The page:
M Is For Magazine, MC5, Metal Urbain & The Modern Lovers.
Two great things came out of the birth of Buzzcocks: Buzzcocks - & Magazine. Following Issue 12’s Magazine feature, I won’t bore you all to death again so soon - let’s just say that Howard Devoto has a voice to die for, the integrity of a committed outsider & a strict belief in art over income - & leave it at that.
It is a little known fact of this country’s arcane legal system that it is in fact illegal to not own the 1st 4 x Magazine singles: Shot By Both Sides (VS200), Touch & Go (VS207), Give Me Everything (VS237) & Rhythm Of Cruelty (VS251). Neither should set you back more than a tenner & you should pick up pristine copies of all 4 for under £30. For CD recommendations - see Magazine feature in Issue 12 of tMx.
The MC5 were only a legend when I was a kid. Only with the benefit of hindsight & the True Testimonial movie is it possible to quantify the true worth of this group of Detroit renegades. Needless to say, it’s all been said before - but without the influence of the 5, Punk Rock would be a very compromised place to live. As with most proto-Punk outfits, The MC5 are very expensive & almost impossible to collate in original issue vinyl without a sympathetic bank manager & plenty of air miles. The best place to start is The Big Bang - The Best Of The MC5 (Rhino - 8122-79783-2) on CD - & work your way outwards from there. In order to know where you’re going to - you have to respect where you came from!
I’ve been banging on about French Punks Metal Urbain to anyone who’ll listen for years now. Simply put - their 1st 3 x 45s were as magnificent a cannon as it’s was possible to own in the world of Punk Rock, circa 1977. Panic (Cobra Records - COB 47004), Paris Maquis (Rough Trade - RT001) & Hysterie Connective (Radar/Rough Trade - ADA 20) are the 45s in question - & all are rapidly rising in value. See Metal Urbain feature elsewhere in this issue for CD details & further juice.
The Modern Lovers were amongst the 1st US (Boston) groups to be authentically influenced by Iggy & The Stooges. Back in the day, all Jonathon Richman wanted to do was be Iggy Pop! He was also so shy he would hide beneath the mixing consul with the lights out when recording his vocals.
The story of the Modern Lovers is complicated & confusing - much of their best material has been languishing in the vaults for some time due to legal complications. Thankfully, Sanctuary recently reissued their classic debut LP The Modern Lovers (CMOCD 782) on CD with more to follow.
The indispensable The Original Modern Lovers (Bomp - BCD 4021) set was produced the legendary Kim Fowley & features an earlier incarnation of the group knocking out an early set with vigour, angst & amps on 11. Your Modern Lovers collection will not be complete without the UK issue of Roadrunner (Beserkley - BZZ 1) on 7 in a picture sleeve for around £7. Consider yourself told.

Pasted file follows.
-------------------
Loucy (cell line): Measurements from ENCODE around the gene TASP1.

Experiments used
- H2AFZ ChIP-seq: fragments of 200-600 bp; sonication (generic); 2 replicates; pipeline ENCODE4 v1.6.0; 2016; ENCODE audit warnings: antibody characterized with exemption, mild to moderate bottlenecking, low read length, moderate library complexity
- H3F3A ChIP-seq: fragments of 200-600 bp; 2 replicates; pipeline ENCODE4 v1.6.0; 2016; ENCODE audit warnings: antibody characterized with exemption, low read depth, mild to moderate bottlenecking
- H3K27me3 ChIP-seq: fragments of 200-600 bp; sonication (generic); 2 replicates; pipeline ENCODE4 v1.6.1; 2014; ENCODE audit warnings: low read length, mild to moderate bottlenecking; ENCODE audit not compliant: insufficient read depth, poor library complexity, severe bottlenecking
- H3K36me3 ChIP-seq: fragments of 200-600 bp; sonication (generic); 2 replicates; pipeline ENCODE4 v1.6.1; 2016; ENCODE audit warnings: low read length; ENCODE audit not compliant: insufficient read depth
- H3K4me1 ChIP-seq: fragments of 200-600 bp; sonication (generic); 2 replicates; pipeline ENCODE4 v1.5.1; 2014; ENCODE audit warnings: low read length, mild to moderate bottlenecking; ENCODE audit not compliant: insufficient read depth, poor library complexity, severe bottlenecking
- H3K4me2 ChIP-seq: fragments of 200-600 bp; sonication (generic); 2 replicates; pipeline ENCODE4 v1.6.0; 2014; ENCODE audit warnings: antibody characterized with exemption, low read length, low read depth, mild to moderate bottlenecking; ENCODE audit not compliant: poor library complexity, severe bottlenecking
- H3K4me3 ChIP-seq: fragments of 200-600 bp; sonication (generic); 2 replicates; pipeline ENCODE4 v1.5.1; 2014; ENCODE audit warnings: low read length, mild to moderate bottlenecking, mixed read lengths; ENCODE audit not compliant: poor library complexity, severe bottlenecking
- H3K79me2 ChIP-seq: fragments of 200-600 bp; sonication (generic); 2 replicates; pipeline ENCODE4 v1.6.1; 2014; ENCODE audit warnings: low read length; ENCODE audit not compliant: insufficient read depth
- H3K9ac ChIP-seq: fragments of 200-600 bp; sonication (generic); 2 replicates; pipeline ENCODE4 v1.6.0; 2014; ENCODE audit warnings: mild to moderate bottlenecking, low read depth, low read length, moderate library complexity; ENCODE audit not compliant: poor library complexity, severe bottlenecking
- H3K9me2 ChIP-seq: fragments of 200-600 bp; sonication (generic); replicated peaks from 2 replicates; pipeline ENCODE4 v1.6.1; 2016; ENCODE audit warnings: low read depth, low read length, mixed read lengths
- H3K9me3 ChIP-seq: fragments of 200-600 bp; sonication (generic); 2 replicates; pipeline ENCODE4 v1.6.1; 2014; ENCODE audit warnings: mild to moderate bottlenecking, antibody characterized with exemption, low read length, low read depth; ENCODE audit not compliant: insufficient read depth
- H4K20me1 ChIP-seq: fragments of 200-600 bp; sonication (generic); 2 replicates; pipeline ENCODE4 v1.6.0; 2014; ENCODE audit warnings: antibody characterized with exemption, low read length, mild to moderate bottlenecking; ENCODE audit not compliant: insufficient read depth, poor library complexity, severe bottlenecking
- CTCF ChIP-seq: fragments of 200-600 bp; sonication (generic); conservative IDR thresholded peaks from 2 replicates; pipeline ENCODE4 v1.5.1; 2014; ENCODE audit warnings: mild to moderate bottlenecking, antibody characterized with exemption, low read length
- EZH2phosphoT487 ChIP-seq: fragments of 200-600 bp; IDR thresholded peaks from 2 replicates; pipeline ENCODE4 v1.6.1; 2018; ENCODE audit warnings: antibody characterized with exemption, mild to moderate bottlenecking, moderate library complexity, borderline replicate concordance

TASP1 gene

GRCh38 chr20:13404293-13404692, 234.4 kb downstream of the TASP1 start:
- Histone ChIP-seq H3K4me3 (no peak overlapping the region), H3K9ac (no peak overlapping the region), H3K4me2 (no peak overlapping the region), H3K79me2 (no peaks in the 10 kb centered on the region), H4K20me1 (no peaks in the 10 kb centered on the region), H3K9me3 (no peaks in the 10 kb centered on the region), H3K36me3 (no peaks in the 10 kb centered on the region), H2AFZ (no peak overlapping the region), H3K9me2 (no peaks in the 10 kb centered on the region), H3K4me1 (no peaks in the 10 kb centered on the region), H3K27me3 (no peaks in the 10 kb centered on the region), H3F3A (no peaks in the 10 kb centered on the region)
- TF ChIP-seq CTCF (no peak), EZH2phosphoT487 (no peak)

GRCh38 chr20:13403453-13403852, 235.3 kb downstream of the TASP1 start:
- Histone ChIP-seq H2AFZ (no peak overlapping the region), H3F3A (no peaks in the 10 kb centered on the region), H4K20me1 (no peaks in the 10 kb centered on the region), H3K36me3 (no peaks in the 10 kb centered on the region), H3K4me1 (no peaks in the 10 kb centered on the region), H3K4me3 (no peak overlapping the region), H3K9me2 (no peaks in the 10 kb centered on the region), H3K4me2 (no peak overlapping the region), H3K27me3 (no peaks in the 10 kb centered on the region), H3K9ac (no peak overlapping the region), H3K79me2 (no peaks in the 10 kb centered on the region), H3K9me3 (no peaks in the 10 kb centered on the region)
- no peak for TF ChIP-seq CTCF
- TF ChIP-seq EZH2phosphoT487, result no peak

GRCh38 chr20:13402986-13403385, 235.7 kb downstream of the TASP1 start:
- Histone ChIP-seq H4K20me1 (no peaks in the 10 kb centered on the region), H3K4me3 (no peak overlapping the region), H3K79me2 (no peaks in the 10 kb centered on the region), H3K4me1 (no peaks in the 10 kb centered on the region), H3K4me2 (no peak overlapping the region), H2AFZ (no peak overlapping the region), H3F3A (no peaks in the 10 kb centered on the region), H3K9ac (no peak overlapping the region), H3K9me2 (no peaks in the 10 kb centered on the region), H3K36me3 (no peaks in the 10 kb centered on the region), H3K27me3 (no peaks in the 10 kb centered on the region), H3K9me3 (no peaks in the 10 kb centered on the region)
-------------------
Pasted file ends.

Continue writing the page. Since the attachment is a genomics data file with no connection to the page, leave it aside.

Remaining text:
N Is For The New York Dolls.
The New York Dolls were arguably one of the finest rock’n’roll groups to ever set foot on a cramped stage. Trashy, flashy & dipped in the spirit of classic mid period Stones - The Dolls were the original cross-dressers of Punk Rock. Ripped off by everyone from David Bowie to Malcolm McLaren - The Dolls took their cue from the MC5 & the Stooges - & twisted their shit as far as it would go. They only made 2 x LPs, & again original vinyl will be expensive, but until the upcoming NY Dolls re-issue programme kicks in later this year I’d stick with Rock’n’Roll (Mercury - 522 129-2) on CD & fall in love all over again.
P Is For Pere Ubu.
Pere Ubu emerged in Cleveland in 1975 from the wreckage of Rocket From The Tombs. Arty, existentialist & prone to sonic violence, Pere Ubu’s first 2 x 45s remain the pinnacle of their existence: 30 Seconds Over Tokyo (HR 101) & Final Solution (HRR 102) - both will require a mortgage & a private investigator should you wish to track down original 7 copies.
Closer to home - & objective capture - are the CDs: The Shape Of Things To Come (HRR 113) The Modern Dance (COOK CD 141) & Terminal Tower (COOK CD 142). All 3 are available from all good record shops!
R is For Radio Birdman, The Ramones, The Real Kids & Rocket From The Tombs.
Radio Brirdman were born in Sydney, Australia, in 1974 when US ex-pat medical students, Deniz Tek (a veteran of the Detroit scene) & Pip Hoyle met Aussies Younger, Gilbert, Keely & Rourke. Influenced by the Stooges Funhouse, The MC5 & The Doors - Radio Birdman were a bunch of rock’n’roll outlaws whose trail blazing in the name of Punk Rock has never been fully appreciated. Along with The Saints, Radio Birdman proved that it was not where you came from - but where you were at.
Radio Birdman were not exactly prolific during their lifetime - their entire vinyl output was the subject of a WEA boxset - Under The Ashes (LOC 999) - in 1988 - & this remains the best way to collect their out-put on vinyl. Original vinyl issues of Australian pressings can be expensive & hard to track down.
On CD - Radio Birdman are best represented by the The Essential Radio Birdman - 1974-1978 (Sub Pop - SPCD 553) & their classic debut LP, Radios Appear (Citadel - CIT CD 550).
For more information on Aussie Punk - track down copies of the essential compilations Do The Pop (DTP 1976) & Tales From The Australian Underground (336142).